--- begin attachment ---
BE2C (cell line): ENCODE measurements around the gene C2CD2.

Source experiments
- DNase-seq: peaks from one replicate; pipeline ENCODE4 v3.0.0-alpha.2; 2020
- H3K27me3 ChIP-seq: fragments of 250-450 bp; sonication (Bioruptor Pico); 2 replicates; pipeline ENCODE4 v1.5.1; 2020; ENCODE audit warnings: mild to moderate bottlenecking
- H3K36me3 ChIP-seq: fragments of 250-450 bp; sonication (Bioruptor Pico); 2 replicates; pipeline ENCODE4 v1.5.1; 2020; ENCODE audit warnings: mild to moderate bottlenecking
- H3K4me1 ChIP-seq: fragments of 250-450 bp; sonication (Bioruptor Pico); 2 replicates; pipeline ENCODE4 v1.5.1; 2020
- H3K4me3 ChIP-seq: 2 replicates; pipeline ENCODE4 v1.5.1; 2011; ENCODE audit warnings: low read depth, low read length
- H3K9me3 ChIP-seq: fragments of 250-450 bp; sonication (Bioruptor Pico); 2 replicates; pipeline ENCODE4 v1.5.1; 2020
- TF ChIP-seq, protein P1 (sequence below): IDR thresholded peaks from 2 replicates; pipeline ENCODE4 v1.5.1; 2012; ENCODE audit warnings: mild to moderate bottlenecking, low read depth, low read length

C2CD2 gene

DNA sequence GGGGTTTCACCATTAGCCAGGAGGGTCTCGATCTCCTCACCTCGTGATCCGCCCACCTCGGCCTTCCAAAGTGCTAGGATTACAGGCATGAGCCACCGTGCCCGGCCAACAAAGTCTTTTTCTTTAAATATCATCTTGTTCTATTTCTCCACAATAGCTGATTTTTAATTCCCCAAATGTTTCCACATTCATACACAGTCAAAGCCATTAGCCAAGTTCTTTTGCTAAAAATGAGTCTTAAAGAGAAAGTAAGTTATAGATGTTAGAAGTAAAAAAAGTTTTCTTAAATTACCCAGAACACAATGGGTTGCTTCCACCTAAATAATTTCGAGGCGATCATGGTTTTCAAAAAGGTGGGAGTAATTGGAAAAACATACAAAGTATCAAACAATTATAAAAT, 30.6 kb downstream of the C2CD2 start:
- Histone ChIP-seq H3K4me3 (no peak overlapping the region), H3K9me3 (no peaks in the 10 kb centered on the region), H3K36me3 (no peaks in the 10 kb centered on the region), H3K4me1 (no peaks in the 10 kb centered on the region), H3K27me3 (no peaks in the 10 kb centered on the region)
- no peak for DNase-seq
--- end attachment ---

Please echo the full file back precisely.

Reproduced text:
BE2C (cell line): ENCODE measurements around the gene C2CD2.

Source experiments
- DNase-seq: peaks from one replicate; pipeline ENCODE4 v3.0.0-alpha.2; 2020
- H3K27me3 ChIP-seq: fragments of 250-450 bp; sonication (Bioruptor Pico); 2 replicates; pipeline ENCODE4 v1.5.1; 2020; ENCODE audit warnings: mild to moderate bottlenecking
- H3K36me3 ChIP-seq: fragments of 250-450 bp; sonication (Bioruptor Pico); 2 replicates; pipeline ENCODE4 v1.5.1; 2020; ENCODE audit warnings: mild to moderate bottlenecking
- H3K4me1 ChIP-seq: fragments of 250-450 bp; sonication (Bioruptor Pico); 2 replicates; pipeline ENCODE4 v1.5.1; 2020
- H3K4me3 ChIP-seq: 2 replicates; pipeline ENCODE4 v1.5.1; 2011; ENCODE audit warnings: low read depth, low read length
- H3K9me3 ChIP-seq: fragments of 250-450 bp; sonication (Bioruptor Pico); 2 replicates; pipeline ENCODE4 v1.5.1; 2020
- TF ChIP-seq, protein P1 (sequence below): IDR thresholded peaks from 2 replicates; pipeline ENCODE4 v1.5.1; 2012; ENCODE audit warnings: mild to moderate bottlenecking, low read depth, low read length

C2CD2 gene

DNA sequence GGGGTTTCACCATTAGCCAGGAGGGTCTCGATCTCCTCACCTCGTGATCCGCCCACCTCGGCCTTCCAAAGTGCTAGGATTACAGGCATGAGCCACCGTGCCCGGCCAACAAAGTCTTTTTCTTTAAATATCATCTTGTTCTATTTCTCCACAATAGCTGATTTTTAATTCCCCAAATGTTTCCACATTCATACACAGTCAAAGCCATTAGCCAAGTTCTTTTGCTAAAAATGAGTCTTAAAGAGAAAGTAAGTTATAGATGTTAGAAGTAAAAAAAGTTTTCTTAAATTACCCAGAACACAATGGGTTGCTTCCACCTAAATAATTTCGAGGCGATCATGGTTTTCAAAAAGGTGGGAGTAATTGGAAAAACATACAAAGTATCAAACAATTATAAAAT, 30.6 kb downstream of the C2CD2 start:
- Histone ChIP-seq H3K4me3 (no peak overlapping the region), H3K9me3 (no peaks in the 10 kb centered on the region), H3K36me3 (no peaks in the 10 kb centered on the region), H3K4me1 (no peaks in the 10 kb centered on the region), H3K27me3 (no peaks in the 10 kb centered on the region)
- no peak for DNase-seq